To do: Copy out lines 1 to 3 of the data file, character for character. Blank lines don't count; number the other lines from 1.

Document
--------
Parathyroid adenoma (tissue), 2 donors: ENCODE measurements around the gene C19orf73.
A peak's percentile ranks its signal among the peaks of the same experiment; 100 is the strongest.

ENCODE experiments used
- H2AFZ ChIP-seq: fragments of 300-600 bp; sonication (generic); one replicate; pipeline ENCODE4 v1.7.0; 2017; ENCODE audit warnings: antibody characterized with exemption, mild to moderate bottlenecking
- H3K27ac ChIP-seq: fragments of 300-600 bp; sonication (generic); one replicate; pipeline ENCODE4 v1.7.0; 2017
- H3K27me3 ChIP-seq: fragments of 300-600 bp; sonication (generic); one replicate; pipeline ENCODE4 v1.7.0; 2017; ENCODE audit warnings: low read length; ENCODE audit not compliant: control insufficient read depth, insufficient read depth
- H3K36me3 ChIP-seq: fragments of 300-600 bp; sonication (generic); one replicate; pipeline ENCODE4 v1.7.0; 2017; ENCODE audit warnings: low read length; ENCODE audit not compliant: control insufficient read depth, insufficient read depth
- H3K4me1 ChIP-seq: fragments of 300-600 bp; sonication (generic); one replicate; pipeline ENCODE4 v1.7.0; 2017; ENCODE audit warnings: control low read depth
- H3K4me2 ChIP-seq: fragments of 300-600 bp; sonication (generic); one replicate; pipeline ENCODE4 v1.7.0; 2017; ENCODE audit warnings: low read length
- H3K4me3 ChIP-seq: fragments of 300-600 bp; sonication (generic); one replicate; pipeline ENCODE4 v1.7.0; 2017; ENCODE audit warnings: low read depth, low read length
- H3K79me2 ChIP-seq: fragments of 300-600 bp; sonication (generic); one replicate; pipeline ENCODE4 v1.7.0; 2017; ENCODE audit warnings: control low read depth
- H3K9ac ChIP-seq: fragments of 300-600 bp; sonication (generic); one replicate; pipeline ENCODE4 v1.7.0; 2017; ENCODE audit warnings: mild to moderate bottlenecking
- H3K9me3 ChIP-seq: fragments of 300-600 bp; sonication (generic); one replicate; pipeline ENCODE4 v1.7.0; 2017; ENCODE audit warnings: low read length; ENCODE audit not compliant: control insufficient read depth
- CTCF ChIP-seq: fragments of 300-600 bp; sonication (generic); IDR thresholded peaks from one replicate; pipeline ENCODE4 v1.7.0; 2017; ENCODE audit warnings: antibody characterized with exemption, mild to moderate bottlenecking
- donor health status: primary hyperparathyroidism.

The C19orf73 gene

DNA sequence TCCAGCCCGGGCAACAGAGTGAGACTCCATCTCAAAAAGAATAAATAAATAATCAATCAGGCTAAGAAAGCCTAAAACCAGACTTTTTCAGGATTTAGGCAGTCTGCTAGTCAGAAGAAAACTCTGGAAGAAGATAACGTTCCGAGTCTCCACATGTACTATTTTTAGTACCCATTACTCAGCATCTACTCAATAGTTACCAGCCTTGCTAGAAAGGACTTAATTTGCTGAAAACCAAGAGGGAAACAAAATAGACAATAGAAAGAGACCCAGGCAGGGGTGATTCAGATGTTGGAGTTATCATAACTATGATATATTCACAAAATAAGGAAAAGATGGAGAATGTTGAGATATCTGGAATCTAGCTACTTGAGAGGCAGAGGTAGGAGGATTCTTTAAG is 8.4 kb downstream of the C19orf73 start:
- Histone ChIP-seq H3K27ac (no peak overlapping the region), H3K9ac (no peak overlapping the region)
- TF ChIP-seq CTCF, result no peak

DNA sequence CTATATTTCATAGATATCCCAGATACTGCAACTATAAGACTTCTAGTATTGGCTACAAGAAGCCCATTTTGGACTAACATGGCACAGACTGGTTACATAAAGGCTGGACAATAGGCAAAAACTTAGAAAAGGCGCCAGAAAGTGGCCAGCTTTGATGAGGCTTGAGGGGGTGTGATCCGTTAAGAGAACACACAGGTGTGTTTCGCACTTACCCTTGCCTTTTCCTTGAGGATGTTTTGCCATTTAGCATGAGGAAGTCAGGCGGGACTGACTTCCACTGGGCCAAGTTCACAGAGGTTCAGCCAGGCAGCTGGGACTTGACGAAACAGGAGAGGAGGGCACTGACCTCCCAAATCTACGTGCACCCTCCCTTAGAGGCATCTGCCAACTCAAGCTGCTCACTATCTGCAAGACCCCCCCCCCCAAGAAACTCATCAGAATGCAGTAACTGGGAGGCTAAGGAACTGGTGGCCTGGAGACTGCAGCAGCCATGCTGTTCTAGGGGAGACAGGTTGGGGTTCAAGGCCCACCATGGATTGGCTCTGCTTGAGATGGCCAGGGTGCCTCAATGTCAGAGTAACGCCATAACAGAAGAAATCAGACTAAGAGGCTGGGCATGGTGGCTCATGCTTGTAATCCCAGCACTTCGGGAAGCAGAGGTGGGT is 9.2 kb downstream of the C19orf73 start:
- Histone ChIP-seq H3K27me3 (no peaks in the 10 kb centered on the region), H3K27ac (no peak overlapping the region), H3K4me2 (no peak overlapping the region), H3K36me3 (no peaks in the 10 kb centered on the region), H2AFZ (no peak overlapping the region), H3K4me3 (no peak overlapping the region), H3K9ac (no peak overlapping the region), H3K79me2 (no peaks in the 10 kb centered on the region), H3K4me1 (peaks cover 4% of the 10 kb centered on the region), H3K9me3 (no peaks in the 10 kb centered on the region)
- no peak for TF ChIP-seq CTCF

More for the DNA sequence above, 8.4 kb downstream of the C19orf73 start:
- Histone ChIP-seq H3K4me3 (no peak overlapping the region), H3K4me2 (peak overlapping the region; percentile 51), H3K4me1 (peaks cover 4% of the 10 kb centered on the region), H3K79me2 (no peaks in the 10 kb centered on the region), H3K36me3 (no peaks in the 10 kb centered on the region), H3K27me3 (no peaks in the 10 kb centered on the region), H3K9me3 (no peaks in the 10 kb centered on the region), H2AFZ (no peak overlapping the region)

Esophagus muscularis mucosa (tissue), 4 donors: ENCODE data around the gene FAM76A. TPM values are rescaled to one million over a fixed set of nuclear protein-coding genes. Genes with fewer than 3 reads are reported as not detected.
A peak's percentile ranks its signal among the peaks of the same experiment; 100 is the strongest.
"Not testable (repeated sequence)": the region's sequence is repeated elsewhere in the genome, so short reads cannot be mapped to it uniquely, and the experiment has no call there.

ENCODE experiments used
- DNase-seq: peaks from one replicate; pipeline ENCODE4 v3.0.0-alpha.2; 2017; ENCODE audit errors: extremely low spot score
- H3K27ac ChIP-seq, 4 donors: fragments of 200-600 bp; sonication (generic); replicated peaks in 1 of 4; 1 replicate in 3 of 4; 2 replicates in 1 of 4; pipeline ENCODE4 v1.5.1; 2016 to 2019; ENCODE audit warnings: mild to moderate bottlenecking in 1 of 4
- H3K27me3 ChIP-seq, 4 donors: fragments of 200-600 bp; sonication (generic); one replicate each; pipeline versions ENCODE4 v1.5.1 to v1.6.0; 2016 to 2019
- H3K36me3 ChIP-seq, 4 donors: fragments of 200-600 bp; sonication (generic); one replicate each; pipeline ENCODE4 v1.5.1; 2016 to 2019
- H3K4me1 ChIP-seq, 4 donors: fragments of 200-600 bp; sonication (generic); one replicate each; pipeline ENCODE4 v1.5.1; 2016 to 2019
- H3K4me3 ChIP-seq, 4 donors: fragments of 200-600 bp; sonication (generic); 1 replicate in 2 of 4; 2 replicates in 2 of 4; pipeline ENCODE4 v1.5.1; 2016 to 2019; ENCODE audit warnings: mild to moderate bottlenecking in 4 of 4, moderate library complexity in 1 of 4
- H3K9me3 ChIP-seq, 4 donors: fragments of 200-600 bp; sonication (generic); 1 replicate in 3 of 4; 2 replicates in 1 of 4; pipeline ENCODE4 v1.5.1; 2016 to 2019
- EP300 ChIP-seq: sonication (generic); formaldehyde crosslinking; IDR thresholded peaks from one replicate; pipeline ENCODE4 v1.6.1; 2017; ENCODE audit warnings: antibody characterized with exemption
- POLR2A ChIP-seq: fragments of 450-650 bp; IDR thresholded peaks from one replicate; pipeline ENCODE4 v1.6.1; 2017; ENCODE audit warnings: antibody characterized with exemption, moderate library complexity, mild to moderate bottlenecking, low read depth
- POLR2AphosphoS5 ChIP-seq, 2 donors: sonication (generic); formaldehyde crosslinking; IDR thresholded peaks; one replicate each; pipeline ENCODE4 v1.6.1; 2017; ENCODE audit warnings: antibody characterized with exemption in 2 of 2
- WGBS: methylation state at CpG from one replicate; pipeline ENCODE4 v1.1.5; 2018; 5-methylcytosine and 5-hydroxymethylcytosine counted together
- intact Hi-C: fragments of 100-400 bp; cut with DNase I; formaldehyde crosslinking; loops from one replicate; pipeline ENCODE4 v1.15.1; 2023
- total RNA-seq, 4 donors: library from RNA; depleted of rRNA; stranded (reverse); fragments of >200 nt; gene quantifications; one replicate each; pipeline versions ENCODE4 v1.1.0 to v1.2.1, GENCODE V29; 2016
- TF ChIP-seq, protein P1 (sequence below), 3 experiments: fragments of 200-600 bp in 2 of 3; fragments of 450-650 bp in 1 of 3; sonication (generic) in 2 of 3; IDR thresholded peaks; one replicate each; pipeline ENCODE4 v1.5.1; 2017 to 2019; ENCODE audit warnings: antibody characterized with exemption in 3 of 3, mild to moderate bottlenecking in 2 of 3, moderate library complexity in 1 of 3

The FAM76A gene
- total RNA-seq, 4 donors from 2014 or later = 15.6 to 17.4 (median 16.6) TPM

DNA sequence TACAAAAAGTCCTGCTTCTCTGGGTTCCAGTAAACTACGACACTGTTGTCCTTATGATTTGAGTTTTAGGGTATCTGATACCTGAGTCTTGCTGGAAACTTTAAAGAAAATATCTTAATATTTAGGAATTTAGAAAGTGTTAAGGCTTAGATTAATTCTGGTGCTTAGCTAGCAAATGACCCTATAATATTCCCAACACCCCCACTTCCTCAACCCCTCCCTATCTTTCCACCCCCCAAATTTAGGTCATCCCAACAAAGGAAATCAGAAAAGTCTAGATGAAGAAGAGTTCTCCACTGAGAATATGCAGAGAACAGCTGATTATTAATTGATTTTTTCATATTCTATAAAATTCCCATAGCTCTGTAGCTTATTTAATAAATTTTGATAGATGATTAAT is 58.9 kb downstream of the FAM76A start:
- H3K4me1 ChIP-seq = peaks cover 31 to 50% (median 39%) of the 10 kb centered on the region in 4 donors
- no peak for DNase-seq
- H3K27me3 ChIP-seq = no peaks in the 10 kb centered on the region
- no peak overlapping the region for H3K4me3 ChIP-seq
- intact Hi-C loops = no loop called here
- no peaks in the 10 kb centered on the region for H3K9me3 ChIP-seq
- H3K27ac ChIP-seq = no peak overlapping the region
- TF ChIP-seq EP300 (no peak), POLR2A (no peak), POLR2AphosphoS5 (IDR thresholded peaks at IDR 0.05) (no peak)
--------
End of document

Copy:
Parathyroid adenoma (tissue), 2 donors: ENCODE measurements around the gene C19orf73.
A peak's percentile ranks its signal among the peaks of the same experiment; 100 is the strongest.

ENCODE experiments used